When Will I Be Loved

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The ViewAuckland Review

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Review byMatthew Turner21/09/2005

Three out of Five stars
Running time: 81 mins

Watchable drama, enlivened by the unusual performances and some impressive editing in the first half.

The Background
Writer-director James Toback is one of those directors who, like Tarantino or Paul Verhoeven, is never likely to be accused of subtlety. His films are usually either unmitigated disasters or, at best, pretentious, rambling, sleazy improv pieces packed with his celebrity best friends. So it comes as something of a relief that When Will I Be Loved is Toback’s best film since his 1978 debut, Fingers.

The Story
When Will I Be Loved stars Frederick Weller as Ford, a hustler trying to pimp his girlfriend (Neve Campbell) to an Italian billionaire played by Uncle Junior from The Sopranos (Dominic Chianese). It starts well. Toback cuts quickly between scenes of Campbell and Weller’s characters in their past and there's a genuine rhythm and energy to the overall plot.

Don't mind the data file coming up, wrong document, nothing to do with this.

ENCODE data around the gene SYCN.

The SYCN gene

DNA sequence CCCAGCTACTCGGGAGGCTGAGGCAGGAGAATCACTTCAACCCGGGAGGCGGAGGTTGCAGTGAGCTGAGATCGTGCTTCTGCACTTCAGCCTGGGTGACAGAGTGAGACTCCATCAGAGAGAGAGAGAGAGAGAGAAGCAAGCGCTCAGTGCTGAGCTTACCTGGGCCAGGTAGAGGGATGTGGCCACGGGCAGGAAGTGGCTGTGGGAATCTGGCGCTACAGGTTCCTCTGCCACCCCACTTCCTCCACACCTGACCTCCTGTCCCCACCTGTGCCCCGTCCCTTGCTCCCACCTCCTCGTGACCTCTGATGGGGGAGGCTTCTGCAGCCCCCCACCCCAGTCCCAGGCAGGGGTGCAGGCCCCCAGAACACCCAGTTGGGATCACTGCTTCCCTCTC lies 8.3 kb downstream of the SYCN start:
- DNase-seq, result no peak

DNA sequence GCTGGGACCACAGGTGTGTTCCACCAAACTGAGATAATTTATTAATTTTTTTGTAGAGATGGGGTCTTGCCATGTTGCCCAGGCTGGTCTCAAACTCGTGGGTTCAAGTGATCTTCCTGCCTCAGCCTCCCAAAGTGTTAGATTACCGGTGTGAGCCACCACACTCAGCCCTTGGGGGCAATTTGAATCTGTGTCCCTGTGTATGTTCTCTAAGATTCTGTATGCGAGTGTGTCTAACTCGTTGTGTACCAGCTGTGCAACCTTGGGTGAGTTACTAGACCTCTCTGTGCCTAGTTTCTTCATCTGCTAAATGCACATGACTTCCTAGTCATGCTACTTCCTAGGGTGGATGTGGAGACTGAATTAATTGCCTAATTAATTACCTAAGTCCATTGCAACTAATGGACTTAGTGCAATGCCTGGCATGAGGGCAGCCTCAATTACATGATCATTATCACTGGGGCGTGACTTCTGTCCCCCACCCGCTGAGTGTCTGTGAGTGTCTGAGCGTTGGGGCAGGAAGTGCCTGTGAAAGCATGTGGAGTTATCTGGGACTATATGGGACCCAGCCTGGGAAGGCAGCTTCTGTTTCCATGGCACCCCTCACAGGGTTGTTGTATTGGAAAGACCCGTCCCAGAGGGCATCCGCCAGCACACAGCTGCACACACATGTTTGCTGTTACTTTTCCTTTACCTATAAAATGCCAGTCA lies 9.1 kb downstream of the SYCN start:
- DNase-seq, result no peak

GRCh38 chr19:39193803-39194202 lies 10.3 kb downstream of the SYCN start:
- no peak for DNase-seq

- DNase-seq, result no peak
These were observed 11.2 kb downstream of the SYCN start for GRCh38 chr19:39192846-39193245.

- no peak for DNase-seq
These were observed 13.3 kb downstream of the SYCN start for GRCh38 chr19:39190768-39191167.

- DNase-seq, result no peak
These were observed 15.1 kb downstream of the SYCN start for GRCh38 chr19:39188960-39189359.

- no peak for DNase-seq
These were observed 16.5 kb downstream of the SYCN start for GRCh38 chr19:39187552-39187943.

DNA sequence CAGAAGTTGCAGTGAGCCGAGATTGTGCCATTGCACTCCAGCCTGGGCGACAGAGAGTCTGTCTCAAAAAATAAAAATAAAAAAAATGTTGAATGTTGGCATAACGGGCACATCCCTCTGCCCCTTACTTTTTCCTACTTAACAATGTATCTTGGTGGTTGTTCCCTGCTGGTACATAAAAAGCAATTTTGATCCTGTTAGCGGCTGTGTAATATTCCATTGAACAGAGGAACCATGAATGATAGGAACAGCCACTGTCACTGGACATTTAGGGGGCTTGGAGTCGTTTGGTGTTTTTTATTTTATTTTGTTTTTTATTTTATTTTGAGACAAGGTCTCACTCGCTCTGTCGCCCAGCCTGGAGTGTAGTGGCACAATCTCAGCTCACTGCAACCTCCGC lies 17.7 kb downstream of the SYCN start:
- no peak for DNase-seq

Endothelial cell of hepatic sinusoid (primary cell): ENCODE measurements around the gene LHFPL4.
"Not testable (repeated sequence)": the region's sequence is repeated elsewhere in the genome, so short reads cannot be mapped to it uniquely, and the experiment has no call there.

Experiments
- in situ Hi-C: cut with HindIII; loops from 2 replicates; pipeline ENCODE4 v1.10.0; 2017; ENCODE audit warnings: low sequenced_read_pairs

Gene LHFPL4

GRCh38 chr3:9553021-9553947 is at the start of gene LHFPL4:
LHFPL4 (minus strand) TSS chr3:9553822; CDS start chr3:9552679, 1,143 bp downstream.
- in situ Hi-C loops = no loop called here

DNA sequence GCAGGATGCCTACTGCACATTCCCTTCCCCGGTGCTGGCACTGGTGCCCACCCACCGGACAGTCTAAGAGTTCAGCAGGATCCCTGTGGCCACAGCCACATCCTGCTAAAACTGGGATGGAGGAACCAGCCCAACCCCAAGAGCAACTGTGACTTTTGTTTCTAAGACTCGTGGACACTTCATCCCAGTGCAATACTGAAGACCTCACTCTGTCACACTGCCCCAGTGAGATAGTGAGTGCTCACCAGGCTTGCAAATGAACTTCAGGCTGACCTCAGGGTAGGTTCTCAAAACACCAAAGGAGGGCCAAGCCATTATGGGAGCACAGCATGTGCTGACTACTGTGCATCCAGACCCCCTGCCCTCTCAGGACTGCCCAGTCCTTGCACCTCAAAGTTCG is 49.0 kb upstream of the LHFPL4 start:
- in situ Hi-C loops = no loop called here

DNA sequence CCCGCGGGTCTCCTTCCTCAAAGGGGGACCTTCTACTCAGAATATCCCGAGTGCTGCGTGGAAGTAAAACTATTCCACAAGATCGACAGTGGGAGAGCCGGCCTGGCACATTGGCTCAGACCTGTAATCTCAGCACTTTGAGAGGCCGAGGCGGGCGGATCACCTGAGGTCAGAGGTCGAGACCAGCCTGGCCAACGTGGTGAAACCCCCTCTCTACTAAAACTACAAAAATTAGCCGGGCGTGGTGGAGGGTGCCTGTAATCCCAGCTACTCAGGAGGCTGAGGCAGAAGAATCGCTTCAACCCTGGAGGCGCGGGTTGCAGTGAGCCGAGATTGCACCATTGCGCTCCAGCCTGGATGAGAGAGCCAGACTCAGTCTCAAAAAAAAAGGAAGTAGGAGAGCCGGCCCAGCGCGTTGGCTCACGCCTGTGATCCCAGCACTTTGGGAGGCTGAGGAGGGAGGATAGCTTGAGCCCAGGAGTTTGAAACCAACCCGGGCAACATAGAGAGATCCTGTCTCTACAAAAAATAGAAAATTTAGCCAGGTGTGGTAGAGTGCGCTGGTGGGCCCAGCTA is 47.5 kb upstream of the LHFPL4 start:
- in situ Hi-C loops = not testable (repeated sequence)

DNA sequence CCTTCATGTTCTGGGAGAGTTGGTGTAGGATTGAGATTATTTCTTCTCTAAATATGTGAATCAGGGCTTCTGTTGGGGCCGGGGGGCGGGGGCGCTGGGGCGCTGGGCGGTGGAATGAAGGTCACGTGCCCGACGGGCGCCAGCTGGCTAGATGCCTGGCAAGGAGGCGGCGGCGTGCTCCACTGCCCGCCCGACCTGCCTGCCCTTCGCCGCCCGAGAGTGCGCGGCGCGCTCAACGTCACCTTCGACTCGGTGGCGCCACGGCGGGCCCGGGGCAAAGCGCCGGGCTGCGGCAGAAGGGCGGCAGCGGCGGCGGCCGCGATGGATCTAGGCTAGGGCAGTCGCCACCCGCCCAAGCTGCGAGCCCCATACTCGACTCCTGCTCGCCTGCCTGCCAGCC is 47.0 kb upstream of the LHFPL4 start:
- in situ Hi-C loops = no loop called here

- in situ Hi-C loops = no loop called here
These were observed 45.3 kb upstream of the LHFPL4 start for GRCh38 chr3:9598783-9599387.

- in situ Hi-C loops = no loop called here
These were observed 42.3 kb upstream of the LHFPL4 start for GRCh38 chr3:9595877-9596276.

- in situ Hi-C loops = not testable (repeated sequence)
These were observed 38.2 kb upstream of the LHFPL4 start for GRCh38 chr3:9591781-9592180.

The Good
Campbell is clearly having a great time with such a duplicitous, multi-layered character and as a result, it’s her sexiest performance to date. Weller is equally as good – there’s chemistry between him and Campbell and he makes a believable hustler. Meanwhile, Chianese’s performance is good enough to make you wish he made more movies. There are also cameos from Toback's celebrity friends, such as Mike Tyson, Lori Singer, Damon Dash and, most delightfully, Karen Allen (from Raiders of the Lost Ark).

The Bad
Whether or not you enjoy When Will I Be Loved will very much depend on how much you buy into sudden plot twists. When it turns out that Campbell and Weller are together Toback suddenly has nowhere to cut to, although one long scene in her apartment is surprisingly intense and effective. The film soon becomes a bizarrely hip retread of Indecent Proposal and then it becomes something else entirely.

The Conclusion
In short, When Will I Be Loved is nowhere near as bad as any of Toback's other films might lead you to expect. Yes, it’s sleazy and pretentious and packed with pointless celebrity cameos, but it’s also a lot of fun, not to mention mercifully short at a mere 81 minutes. Worth seeing.

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Content updated: 23/01/2020 21:33

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